The article revealed that the church still realized its calling, but had gradually lost touch with the commitment to follow through. Jesus took the next step declaring His commitment after Peter gave his confession of faith: on this rock I will build my church, and the gates of Hades[b] will not overcome it.” Jesus shows us his commitment to us–but today we have to answer if we are committed to him, committed to ensuring we are part of doing ministry rather than morphing into a monument. We can see commitment go one of two ways—people sometimes lack the commitment to keep something valuable alive but there is another type of commitment where people commit to how things use to be and are forced to watch an old way of doing things die. A lawyer by the name of Horace Rackham walked into the Michigan Savings Bank and asked for a $500 loan, he explained what he was going to invest in the newly developing car industry one of his clients was starting…The bank manager gave him the money with a warning: The horse is here to stay, but the automobile is only a novelty—a fad. Only later would he sell those 500 dollars’ worth of stock for $12.5 million.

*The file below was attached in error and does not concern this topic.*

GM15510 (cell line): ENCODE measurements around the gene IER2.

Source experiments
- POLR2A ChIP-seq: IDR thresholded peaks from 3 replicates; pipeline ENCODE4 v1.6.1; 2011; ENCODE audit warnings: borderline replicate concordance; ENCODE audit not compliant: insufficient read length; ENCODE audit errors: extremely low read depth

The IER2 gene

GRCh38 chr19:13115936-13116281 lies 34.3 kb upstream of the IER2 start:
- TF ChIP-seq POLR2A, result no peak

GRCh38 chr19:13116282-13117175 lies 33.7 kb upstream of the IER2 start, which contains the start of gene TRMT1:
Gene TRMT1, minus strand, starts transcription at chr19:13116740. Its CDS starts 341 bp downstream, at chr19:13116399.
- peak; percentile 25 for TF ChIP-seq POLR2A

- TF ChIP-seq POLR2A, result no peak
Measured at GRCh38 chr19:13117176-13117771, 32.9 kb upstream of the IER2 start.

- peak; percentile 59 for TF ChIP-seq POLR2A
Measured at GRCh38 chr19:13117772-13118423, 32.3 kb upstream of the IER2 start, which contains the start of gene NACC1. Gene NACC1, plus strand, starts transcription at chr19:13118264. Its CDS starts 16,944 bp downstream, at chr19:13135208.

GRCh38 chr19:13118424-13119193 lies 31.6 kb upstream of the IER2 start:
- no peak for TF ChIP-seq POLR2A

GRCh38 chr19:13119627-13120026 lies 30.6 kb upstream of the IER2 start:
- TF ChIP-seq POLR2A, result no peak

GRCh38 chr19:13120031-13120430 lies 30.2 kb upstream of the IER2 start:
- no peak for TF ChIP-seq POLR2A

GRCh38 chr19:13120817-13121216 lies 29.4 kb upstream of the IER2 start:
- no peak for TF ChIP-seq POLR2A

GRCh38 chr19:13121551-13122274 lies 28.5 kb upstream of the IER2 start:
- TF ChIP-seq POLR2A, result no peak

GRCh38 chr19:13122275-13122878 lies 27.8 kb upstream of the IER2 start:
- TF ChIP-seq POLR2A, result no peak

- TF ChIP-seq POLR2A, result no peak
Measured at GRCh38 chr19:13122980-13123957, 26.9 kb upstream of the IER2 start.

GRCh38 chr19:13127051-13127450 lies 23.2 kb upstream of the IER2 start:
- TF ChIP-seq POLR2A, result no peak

In our text today from Luke 2:25-35, we meet our main character Simeon sitting at the temple committed to something that on the surface seemed:
CRAZY—(Luke 2:25-27a) 25 Now there was a man in Jerusalem called Simeon, who was righteous and devout. He was waiting for the consolation of Israel, and the Holy Spirit was on him. 26 It had been revealed to him by the Holy Spirit that he would not die before he had seen the Lord’s Messiah. 27 Moved by the Spirit, he went into the temple courts.